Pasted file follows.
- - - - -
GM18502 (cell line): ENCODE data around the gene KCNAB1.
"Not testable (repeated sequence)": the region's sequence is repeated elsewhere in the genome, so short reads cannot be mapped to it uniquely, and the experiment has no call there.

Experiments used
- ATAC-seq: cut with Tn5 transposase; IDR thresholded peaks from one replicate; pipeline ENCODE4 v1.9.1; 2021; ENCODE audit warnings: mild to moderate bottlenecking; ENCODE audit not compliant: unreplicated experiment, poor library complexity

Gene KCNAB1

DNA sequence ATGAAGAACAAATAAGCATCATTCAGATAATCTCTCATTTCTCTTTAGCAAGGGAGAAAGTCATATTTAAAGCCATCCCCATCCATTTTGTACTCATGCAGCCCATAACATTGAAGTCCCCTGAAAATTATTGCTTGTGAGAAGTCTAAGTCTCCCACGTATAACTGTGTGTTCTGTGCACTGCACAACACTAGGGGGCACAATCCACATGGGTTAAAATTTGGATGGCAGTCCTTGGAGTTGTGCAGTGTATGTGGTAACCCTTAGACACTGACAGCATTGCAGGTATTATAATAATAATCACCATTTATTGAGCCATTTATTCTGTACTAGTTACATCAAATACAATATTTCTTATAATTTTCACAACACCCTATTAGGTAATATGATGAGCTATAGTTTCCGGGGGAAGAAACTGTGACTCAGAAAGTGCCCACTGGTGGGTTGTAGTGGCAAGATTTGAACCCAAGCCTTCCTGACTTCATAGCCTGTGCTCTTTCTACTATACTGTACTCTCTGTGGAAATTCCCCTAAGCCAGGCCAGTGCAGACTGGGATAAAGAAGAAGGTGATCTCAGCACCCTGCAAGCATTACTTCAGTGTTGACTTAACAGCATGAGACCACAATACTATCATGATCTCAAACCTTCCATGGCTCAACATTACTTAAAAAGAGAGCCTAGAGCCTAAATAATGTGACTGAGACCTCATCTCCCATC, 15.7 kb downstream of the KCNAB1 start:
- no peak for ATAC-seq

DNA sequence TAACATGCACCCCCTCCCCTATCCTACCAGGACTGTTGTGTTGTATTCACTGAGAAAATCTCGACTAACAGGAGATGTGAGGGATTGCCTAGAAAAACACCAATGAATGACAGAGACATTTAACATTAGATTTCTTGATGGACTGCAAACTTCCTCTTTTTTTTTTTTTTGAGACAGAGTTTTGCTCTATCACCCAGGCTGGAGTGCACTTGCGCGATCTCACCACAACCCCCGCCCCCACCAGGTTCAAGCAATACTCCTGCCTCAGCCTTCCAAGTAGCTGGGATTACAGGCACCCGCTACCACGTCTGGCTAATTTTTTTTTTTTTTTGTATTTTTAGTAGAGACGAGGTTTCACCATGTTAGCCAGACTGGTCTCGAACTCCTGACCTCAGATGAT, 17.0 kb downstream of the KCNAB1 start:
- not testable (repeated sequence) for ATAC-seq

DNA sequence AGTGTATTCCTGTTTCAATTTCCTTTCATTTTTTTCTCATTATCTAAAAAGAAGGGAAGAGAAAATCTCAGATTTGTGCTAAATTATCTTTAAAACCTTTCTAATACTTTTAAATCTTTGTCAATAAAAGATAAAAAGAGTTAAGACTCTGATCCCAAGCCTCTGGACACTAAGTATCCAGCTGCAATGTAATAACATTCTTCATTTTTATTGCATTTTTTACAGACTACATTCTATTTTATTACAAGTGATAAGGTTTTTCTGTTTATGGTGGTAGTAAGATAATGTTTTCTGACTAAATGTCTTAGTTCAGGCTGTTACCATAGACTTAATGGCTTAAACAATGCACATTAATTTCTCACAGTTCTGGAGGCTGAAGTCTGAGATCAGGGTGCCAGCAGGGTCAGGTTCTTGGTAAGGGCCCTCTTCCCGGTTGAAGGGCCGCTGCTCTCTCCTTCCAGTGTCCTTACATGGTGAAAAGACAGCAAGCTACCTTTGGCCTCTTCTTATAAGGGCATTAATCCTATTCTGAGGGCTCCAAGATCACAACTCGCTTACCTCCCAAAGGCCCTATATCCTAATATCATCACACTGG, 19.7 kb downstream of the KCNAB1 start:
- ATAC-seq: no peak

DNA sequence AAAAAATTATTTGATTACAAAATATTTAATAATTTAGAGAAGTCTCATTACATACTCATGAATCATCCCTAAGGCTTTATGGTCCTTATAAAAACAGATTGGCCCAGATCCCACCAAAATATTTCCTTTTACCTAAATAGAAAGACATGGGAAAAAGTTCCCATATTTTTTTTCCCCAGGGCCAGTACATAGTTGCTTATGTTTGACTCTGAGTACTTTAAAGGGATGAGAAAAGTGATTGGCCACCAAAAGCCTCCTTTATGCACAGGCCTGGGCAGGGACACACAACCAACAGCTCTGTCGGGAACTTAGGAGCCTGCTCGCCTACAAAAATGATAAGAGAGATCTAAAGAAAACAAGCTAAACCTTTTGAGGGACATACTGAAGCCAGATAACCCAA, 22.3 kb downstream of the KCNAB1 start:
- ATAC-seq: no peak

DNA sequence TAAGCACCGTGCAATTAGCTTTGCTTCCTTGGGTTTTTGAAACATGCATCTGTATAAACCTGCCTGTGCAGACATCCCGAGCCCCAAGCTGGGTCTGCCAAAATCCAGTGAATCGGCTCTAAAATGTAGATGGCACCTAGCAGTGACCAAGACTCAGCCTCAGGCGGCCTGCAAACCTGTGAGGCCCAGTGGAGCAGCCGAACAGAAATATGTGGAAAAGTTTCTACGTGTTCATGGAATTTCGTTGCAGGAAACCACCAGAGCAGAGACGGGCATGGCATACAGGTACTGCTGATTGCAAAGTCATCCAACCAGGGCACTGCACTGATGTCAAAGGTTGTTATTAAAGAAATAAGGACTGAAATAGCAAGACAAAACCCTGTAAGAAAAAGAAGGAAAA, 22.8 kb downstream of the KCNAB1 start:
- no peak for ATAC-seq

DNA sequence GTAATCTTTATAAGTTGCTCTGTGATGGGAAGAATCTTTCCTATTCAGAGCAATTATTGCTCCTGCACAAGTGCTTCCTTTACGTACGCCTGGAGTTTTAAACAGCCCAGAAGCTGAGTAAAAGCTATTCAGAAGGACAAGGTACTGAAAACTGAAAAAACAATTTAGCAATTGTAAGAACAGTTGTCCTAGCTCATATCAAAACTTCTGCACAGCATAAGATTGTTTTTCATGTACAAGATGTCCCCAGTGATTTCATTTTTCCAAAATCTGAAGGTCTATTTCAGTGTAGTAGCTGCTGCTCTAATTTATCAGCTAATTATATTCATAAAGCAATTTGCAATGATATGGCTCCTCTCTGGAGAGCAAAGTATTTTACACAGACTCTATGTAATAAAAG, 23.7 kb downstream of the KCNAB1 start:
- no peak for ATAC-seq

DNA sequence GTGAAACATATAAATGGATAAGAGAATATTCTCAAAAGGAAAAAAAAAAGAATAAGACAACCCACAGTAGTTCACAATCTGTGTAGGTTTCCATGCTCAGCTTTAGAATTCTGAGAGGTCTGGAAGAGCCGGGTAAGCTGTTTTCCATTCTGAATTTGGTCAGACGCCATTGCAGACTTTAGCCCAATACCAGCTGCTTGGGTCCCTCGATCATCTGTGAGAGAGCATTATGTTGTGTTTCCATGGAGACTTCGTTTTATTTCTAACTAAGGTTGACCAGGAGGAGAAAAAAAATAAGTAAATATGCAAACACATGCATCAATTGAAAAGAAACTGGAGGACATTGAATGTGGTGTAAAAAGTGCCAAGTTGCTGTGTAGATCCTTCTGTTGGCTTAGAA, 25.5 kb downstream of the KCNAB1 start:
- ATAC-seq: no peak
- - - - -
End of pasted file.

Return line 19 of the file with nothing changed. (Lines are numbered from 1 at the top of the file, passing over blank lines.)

- ATAC-seq: no peak